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Idioms with the word "rain"

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It is a gloomy day today so I decided to revise some idioms connected with it.

It never rains but it pours!

Prov. Good (or bad) things do not just happen a few at a time, but in large numbers all at once. Fred: I can't believe this.

e.g. First of all it was the car breaking down, then the fire in the kitchen and now Mike's accident. It never rains but it pours!

rain pitchforks

To rain very hard and heavy.

e.g. Every time I go out to rake leaves, it rains pitchforks.

To be raining in great amounts

e.g. It was raining cats and dogs by the time I got home.

right as rain

In good order or good health, satisfactory.

e.g. He was very ill, but he's right as rain now, or If she'd only worked on it another week everything would have beenas right as rain.

The allusion in this simile is unclear, but it originated in Britain, where rainy weather is a normal fact of life, and indeed W.L. Phelps wrote, "The expression 'right as rain' must have been invented by an Englishman." It was first recorded in 1894.

rain on someone’s parade

To spoil something for someone.

e.g. I hate to rain on your parade, but your plans are all wrong.

rain or shine

No matter whether it rains or the sun shines. (See also come rain or shine.)

e.g. Don't worry. I'll be there rain or shine. We'll hold the picnic — rain or shine.

Let the Rain Settle It

Do not expect to be paid for this. (A humorous answer to a question like, "Who is going to pay for this?")

e.g. Tom: Who's going to pay me all that money youowe? Mary: Charge it to the dust and let the rain settle it!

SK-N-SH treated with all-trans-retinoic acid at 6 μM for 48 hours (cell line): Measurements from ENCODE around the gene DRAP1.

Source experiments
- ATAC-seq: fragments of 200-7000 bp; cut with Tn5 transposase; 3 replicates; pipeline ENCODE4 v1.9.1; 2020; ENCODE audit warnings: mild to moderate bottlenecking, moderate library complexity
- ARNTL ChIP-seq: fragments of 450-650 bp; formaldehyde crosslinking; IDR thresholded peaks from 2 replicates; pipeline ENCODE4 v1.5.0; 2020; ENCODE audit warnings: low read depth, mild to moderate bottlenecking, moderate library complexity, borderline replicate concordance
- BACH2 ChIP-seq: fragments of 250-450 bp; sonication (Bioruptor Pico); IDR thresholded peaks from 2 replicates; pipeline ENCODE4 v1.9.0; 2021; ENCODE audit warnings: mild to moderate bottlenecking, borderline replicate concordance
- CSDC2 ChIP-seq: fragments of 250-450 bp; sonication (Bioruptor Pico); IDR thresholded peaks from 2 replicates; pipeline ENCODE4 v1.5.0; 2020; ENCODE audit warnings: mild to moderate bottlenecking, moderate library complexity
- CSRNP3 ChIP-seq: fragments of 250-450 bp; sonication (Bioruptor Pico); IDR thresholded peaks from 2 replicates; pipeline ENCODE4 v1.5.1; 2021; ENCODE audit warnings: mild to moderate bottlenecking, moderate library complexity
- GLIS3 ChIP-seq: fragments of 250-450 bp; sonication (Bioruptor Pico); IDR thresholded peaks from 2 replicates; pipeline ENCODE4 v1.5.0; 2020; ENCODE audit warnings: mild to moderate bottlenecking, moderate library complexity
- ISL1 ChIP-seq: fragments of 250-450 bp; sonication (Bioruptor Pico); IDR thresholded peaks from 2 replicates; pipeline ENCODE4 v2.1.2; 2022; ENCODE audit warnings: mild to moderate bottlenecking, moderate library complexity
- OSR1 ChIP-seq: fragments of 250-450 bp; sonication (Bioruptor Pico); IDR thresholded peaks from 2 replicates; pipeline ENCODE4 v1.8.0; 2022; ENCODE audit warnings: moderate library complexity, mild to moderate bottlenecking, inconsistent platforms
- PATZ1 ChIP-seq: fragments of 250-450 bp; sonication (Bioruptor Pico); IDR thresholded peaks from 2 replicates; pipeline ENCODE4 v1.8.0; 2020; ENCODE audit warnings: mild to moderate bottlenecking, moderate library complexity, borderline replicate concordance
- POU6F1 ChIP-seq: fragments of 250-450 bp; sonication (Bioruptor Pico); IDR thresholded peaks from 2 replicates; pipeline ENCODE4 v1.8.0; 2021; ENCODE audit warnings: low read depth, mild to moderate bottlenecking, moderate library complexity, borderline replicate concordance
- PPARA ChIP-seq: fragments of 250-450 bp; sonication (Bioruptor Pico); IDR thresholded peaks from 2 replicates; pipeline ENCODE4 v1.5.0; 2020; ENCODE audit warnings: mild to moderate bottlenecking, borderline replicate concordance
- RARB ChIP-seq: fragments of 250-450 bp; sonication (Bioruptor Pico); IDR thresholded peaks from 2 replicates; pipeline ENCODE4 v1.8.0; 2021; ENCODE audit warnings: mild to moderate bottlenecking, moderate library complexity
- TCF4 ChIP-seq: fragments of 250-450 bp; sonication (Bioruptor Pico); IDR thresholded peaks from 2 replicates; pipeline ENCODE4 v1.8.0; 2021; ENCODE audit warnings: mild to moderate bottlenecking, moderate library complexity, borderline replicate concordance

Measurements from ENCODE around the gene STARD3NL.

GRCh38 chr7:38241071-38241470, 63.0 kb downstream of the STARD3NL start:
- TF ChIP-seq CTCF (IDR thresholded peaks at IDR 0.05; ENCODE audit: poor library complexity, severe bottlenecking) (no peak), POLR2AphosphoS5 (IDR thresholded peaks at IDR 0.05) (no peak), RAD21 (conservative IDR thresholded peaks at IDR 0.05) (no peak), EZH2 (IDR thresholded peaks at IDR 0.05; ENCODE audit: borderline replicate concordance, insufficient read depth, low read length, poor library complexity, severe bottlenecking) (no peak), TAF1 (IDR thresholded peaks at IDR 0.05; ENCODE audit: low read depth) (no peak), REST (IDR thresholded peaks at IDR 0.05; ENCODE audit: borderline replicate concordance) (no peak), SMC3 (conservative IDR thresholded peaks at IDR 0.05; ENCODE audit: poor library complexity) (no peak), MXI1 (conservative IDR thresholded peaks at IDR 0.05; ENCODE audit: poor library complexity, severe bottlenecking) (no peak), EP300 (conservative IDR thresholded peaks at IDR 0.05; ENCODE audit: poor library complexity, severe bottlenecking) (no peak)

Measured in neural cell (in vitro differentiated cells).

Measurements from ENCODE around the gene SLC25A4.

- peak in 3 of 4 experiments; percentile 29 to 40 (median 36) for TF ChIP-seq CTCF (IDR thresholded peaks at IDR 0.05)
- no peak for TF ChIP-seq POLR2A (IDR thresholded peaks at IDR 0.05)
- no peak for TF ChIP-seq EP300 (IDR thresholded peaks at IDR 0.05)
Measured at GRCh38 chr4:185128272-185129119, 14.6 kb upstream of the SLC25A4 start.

rain check (on something)

A promise that an unaccepted offer will be renewed in the future. This term comes from baseball, where in the 1880s it became the practice to offer paying spectators a rain check entitling them to future admission for a game that was postponed or ended early owing to bad weather. By the early 1900s the term was transferred to tickets for other kinds of entertainment, and later to a coupon entitling a customer to buy, at a later date and at the same price, a sale item temporarily out of stock.

e.g. I can't come to dinner Tuesday but hope you'll give me a rain check.

not know enough to come in out of the rain

Fig. to be very stupid.

e.g. Bob is so stupid he doesn't know enough to come in out of the rain. You can't expect very much from somebody who doesn't know enoughto come in out of the rain.

rain something out

[for the weather] to spoil something by raining.

e.g. Oh, the weather looks awful. I hope it doesn't rain the picnic out. It's starting to sprinkle now. Do you think it willrain out the ball game?

Used site http://idioms.thefreedictionary.com/rain

10.08.2015 17:34

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